Seriously, creating a totally new policy for the cloud rather than extending an existing one to mitigate the new risks introduced by a cloud deployment is the way to go if you want to introduce as much confusion and opportunity for compromise as possible. The clue is right there, after all, in the term 'IT Security Strategy'. I define this as a 'high level plan to achieve a goal' which most certainly does not mean throwing some piecemeal policy at problems as they occur and hoping for the best.

The basics of data security remain the same, cloud or not, and it's just a matter of understanding how to best modify and adapt existing policies to accommodate new platforms. Cloud Pro can help you here as well, just take the time to read our security section

4. Pass the buck
Why take responsibility for your corporate data when you can pass the buck to someone else and blame him or her when the data bucket springs a leak?

After all, you've found a third party provider to handle all your cloud data storage and when you asked its salespeople about data security they mumbled something about "yeah, 100% secure here guv'nor no need to worry about nuffink" so that must be OK, right?

The truth of the matter is that you cannot simply outsource your responsibility along with your applications and systems, the real world doesn't work like that. Think that you can, and you could be in for a mighty big, and mighty expensive, shock should a data breach occur.

Don't assume that your data is automatically secure because your CSP has been around for a year or two. Not bothering with due diligence when it comes to matters of data security, not doing your homework, not auditing (or obtaining evidence that they have been so audited via one of the cloud provider certification schemes) is not only asking for trouble, but pretty much guaranteeing it.

5. Ignore data sovereignty
Not knowing where your data is stored is the best defence. Seriously, go on, try it.

Actually, don't. Understanding data sovereignty is one of the most complicated parts of the cloud deployment equation, and consequently one of the most overlooked - or should that be willfully ignored?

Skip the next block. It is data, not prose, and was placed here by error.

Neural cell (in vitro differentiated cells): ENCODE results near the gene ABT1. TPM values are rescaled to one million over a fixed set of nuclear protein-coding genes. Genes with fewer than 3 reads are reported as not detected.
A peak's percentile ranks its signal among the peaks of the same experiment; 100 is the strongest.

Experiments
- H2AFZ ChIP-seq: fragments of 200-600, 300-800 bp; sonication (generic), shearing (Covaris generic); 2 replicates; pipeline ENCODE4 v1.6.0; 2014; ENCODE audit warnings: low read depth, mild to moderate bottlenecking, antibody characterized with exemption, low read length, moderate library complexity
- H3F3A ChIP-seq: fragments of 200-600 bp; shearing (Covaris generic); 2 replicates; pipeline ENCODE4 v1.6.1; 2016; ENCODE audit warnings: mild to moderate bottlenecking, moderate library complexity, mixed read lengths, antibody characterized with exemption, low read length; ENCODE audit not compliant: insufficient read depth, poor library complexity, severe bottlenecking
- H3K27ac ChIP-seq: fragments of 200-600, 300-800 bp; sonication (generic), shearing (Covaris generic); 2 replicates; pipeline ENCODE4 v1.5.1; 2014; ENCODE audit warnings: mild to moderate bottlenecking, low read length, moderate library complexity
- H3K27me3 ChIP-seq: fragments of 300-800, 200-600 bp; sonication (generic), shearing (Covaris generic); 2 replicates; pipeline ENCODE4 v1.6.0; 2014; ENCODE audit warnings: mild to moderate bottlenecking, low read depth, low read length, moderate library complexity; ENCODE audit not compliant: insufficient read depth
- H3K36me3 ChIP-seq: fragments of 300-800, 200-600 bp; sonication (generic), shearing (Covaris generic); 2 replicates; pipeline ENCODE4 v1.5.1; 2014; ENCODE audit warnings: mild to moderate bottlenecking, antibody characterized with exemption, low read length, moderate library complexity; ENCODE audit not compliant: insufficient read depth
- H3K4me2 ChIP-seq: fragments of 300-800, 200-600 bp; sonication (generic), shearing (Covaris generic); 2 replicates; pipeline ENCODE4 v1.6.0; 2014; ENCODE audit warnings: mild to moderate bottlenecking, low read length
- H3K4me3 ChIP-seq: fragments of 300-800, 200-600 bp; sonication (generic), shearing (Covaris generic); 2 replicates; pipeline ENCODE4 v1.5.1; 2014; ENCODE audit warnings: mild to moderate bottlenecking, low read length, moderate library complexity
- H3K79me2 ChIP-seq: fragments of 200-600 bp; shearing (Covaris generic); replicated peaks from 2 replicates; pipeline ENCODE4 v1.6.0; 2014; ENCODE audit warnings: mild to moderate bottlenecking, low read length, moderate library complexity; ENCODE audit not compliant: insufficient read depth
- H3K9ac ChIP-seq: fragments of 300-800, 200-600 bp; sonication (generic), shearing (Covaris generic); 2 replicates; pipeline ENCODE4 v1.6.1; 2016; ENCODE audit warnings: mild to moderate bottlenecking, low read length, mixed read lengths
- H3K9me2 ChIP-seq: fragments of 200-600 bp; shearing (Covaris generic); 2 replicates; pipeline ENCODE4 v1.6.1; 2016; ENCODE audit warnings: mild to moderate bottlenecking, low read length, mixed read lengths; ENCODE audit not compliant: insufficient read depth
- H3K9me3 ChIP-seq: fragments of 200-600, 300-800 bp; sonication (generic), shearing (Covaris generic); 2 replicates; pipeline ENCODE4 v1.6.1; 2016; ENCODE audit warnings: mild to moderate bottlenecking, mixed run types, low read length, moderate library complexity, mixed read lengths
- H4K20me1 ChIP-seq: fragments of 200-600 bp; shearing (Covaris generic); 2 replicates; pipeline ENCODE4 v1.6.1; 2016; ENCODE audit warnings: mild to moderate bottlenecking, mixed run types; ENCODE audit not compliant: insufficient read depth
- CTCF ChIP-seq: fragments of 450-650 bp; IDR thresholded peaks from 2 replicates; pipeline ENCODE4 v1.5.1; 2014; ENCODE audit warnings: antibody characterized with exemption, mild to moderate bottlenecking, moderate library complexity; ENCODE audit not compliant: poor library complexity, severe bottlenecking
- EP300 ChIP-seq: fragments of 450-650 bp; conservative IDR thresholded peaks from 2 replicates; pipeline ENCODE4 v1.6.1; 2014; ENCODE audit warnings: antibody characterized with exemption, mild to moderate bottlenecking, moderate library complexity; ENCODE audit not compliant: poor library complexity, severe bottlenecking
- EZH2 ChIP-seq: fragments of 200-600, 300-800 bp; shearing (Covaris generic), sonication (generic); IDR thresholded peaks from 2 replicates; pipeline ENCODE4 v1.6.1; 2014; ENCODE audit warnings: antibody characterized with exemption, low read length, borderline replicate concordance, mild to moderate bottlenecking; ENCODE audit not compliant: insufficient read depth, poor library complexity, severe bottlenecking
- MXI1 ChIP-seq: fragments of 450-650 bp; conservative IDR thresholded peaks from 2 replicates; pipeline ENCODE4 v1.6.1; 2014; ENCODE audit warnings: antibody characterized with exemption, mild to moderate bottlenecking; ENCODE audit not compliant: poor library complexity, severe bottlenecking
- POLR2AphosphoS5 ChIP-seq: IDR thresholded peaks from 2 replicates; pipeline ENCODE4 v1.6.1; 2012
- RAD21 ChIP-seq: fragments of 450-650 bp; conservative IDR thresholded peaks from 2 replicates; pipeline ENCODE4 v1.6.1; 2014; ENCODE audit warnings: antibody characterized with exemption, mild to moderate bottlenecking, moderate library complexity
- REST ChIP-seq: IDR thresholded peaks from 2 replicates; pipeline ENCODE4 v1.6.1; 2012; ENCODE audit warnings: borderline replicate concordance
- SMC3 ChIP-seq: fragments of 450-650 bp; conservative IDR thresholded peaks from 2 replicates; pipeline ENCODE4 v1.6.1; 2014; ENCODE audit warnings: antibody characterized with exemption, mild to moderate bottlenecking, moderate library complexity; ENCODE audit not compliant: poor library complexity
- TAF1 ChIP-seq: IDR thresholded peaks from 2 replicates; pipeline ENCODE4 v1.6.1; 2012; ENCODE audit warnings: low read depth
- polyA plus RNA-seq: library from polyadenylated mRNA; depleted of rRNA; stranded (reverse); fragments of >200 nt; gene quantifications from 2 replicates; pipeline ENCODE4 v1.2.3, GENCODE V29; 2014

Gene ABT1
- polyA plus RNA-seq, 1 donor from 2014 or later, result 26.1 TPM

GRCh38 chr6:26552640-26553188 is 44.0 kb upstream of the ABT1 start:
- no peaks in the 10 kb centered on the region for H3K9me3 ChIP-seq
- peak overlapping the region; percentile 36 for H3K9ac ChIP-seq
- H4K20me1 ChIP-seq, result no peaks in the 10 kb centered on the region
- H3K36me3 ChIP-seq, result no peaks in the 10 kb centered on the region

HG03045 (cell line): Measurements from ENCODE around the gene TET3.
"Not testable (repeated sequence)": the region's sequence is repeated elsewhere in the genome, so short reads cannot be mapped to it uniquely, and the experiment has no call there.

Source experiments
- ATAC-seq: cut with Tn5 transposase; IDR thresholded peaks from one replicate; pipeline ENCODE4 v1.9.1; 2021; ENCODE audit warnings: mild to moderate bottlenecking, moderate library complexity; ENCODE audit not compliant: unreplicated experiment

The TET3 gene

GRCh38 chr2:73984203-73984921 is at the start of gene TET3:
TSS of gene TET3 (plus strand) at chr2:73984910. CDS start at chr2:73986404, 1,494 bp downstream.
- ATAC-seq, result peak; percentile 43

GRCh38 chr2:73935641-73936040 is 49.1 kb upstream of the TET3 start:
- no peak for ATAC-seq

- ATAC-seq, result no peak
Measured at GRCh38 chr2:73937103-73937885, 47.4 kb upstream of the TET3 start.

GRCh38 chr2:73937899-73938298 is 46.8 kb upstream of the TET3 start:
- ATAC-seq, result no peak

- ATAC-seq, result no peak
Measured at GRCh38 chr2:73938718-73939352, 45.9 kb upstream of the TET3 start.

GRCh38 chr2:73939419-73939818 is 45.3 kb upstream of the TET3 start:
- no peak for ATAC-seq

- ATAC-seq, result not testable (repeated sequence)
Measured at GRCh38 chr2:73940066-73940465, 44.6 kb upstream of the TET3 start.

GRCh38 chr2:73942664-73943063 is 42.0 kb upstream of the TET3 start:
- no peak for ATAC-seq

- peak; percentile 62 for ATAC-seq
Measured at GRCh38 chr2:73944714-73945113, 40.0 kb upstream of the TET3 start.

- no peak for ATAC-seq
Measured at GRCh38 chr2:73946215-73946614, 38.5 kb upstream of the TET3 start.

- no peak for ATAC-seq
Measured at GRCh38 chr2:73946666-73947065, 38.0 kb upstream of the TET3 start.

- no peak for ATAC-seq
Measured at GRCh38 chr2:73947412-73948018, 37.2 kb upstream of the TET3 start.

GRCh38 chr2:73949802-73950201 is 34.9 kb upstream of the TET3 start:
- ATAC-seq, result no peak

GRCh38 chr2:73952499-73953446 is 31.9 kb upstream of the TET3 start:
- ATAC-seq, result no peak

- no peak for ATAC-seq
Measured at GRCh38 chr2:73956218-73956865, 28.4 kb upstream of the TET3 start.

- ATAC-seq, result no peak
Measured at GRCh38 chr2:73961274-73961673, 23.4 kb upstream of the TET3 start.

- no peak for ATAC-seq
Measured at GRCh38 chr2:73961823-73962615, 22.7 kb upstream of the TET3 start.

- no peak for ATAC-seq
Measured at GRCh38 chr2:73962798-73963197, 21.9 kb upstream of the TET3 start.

As I have said before, and will undoubtedly keep saying until everyone listens or my teeth fall out, data sovereignty matters.

Why does it matter? Well, think about it like this: if you don't really give two hoots about international law, government snooping, customer privacy, corporate confidentiality or the data protection act then go ahead and keep your fingers in your ears and that blindfold on while contemplating which cloud provider you should contract with.

Everyone else should be aware that 'the cloud' is not some fantasy island floating around a virtual fluffy sky, and your data has to actually sit somewhere very real. Where it sits, and where the company who is sitting upon it has offices, can determine who can apply for legal access to it. If you are in an industry which requires your data to be under your control at all times, kept within a specific jurisdiction, or you just give a damn about data privacy then you might want to start taking the location quandary a little more seriously.

Hopefully, by now, the above bullet points to ensure a deployment disaster will have given you a bit of food for thought. If you know a company which could do with being force fed a little common sense before it goes any farther down the road to cloud adoption, please do feel free to them this link with a little salt and pepper...